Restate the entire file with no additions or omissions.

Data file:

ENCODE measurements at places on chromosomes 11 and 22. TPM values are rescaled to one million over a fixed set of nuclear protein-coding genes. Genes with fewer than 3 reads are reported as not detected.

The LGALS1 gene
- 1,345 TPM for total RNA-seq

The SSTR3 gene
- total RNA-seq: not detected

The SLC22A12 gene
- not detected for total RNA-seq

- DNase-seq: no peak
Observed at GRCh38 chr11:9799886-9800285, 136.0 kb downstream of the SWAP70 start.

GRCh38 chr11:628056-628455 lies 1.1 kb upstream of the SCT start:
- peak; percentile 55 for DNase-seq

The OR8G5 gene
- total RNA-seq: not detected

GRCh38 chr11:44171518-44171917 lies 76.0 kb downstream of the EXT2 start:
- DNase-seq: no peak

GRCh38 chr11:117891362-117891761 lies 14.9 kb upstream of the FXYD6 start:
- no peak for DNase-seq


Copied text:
ENCODE measurements at places on chromosomes 11 and 22. TPM values are rescaled to one million over a fixed set of nuclear protein-coding genes. Genes with fewer than 3 reads are reported as not detected.

The LGALS1 gene
- 1,345 TPM for total RNA-seq

The SSTR3 gene
- total RNA-seq: not detected

The SLC22A12 gene
- not detected for total RNA-seq

- DNase-seq: no peak
Observed at GRCh38 chr11:9799886-9800285, 136.0 kb downstream of the SWAP70 start.

GRCh38 chr11:628056-628455 lies 1.1 kb upstream of the SCT start:
- peak; percentile 55 for DNase-seq

The OR8G5 gene
- total RNA-seq: not detected

GRCh38 chr11:44171518-44171917 lies 76.0 kb downstream of the EXT2 start:
- DNase-seq: no peak

GRCh38 chr11:117891362-117891761 lies 14.9 kb upstream of the FXYD6 start:
- no peak for DNase-seq